McAllistair leaned forward in his seat. He’d started to think that, the way things were going, he might not need to mention his transaction with Galloway. It wasn’t, after all, such a big part of the story, and Harry hadn’t seemed keen to press it. Was Harry being more friendly, now he knew how their paths had crossed in Paris? He’d been thinking about that conference a lot, since he’d worked out the connection. Harry, he remembered, had hooked up with one of the speakers – quite an attractive one, if his memory wasn’t playing tricks on him. He was sure she’d been part of the Spanish delegation but, for the life of him, he couldn’t recall her name. He took what seemed like an olive branch from Harry, and began to explain about the role of the north in the civil war.

“Franco had come to hate the Basques more than any other people. He thought they’d betrayed Spain, by siding with the Republicans, you see,” McAllistair said. Everyone had turned to listen to the academic. “They had a reputation for guerrilla fighting throughout their history. And they were particularly effective in stirring up international support for the Republican cause. Some people have argued that the Basque history of trading across the globe was a factor in this. Whatever it was, they were lobbying for support from the USA, and Franco was aware of this. It was easy for them to paint a picture of a beleaguered little nation – the oldest people in Europe, some say - standing firm against the tyranny of fascism…”

“Tell us about Guernica, Colin,” Harry asked. He was thinking about the Picasso in the museum in Madrid, and how it had affected him so much.

“Yes. Guernica was the spiritual capital of the Basque country. And remember, when we talk about the Basques we aren’t just talking about Spain. Three of the traditional Basque provinces are in France, remember…”

Suddenly, Lillian spoke. “Four plus three equals one!” she exclaimed. “That was what they used to say. The Basques would never be really free until they were united, the four Spanish provinces and the three French ones.”

“And the bombing? What was that like?” Harry’s question was directed to Lillian.

“That was the Germans, of course. Everyone said they used Guernica as a testing ground for their airforce. It was terrible. They flew over in wave after wave – we were just so… vulnerable…” She paused a moment. “People have forgotten, Harry. Maybe they wanted to forget?”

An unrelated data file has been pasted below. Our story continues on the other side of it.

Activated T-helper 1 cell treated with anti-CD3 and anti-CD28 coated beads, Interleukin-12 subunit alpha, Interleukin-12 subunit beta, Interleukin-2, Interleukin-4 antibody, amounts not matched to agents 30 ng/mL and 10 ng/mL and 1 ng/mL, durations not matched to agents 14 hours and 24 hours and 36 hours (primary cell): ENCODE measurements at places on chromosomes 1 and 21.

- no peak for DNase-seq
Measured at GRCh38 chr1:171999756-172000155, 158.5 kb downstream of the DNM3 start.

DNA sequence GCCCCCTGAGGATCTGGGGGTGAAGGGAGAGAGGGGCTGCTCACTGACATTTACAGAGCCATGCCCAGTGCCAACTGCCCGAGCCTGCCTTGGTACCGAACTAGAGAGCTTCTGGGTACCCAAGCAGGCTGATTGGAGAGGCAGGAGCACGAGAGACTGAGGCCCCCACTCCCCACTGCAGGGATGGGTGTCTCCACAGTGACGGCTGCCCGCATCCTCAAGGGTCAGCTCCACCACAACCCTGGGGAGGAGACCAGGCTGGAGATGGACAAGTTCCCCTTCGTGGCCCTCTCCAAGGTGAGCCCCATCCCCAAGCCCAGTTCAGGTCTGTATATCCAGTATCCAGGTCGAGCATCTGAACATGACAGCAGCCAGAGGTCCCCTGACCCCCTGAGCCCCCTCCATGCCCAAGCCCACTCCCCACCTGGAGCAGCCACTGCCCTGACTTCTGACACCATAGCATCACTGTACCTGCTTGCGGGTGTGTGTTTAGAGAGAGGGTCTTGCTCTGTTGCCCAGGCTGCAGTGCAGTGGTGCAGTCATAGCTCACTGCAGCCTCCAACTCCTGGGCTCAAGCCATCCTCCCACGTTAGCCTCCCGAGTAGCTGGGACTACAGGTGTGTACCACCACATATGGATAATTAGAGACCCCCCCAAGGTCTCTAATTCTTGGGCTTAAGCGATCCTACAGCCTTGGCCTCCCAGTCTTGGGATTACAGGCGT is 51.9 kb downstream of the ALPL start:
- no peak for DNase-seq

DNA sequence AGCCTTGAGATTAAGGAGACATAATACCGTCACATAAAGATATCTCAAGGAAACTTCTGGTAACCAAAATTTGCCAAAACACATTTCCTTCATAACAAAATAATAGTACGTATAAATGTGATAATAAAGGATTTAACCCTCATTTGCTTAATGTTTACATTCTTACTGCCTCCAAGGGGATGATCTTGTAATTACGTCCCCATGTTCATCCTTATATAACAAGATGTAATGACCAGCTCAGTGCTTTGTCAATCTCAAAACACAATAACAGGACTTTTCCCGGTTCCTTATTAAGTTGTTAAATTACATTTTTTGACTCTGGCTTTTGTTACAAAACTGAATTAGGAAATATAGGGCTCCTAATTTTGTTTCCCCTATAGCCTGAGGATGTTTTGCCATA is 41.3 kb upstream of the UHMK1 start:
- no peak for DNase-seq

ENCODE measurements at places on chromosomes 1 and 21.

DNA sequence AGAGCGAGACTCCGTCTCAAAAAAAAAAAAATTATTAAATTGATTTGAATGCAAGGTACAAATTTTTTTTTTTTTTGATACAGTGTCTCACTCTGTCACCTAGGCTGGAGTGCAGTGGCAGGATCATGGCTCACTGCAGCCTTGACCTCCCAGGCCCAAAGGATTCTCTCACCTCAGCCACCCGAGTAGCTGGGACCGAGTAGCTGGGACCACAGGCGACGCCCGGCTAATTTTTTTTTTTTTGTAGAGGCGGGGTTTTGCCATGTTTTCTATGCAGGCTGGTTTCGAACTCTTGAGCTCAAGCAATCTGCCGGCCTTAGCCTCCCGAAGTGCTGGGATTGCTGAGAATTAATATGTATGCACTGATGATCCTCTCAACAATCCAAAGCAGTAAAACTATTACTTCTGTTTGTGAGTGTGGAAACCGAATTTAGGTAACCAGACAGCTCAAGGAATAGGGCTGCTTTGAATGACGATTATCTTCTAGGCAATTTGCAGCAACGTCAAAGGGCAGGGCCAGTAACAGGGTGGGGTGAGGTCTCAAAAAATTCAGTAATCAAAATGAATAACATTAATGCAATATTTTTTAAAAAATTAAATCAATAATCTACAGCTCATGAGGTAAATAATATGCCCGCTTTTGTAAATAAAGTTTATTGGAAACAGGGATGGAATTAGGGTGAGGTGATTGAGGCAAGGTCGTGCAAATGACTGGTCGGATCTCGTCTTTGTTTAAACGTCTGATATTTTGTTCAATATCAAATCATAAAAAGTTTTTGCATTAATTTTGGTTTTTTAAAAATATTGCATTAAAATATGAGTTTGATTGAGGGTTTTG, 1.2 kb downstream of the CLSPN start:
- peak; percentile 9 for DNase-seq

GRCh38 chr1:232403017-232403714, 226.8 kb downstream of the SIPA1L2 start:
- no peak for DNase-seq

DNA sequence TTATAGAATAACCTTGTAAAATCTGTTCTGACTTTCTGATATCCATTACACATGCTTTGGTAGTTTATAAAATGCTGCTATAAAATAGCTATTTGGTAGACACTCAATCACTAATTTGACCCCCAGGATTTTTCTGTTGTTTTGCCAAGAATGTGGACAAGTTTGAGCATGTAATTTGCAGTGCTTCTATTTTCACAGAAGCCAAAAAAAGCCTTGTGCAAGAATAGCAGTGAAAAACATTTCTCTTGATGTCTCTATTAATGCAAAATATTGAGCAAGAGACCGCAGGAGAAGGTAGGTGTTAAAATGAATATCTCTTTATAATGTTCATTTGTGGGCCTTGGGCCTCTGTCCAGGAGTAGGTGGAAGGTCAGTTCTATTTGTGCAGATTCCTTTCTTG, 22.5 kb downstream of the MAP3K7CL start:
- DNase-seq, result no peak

“But you survived, Lillian,” Harry said, reaching across to place a hand on hers. “Remember, you’re a living testimony to the awfulness of Guernica. I’m sure Colin will make sure you story’s properly told, won’t you Colin?”

McAllistair nodded. “It’s the very least I can do.”

Lillian seemed to gather strength from somewhere deep within herself.

“Yes. I am sure his viewers will be interested in the recipe for rat stew that was so popular in Bilbao, during the siege,” she said, and Harry thought, again, how smart Lillian was at sidestepping things she didn’t want to talk about. The ghost of Stuart McFry still haunted his thoughts, and he wouldn’t be happy until it was exorcised.


Anonymous said...

WOW! Excellent, TH.

Thomas Hamburger Jnr said...

Thank you, stumped!


70steen said...

You better not become WiFiless dear Tom as you have us on the edge of our PC's in anticipation :-)

Lord Likely said...

I literally chewed my own hands off with anticipation.


Theresa111 said...

Come on! I need more Harry McFry, please. Or as Gloria Gaynor sang..."Don't leave me this way" Cannot wait until you post again. (She slumped back and punched the cushion. "Not Fair!" she cried.

Just kidding. I promise not to pout, if you'll promise to write. :-)

Thomas Hamburger Jnr said...

To save you the trouble of checking back, it may well be a day or two before the next chapter can be posted...

Thanks, as ever, for your encouragement.

Kind Regards


Monica said...

Lillian is brilliant - I want her to be one of my ancestors!

It's just as well this isn't a finished book - I wouldn't have been able to resist turning to the end before now. You're really building up the tension and the writing's flowing beautifully.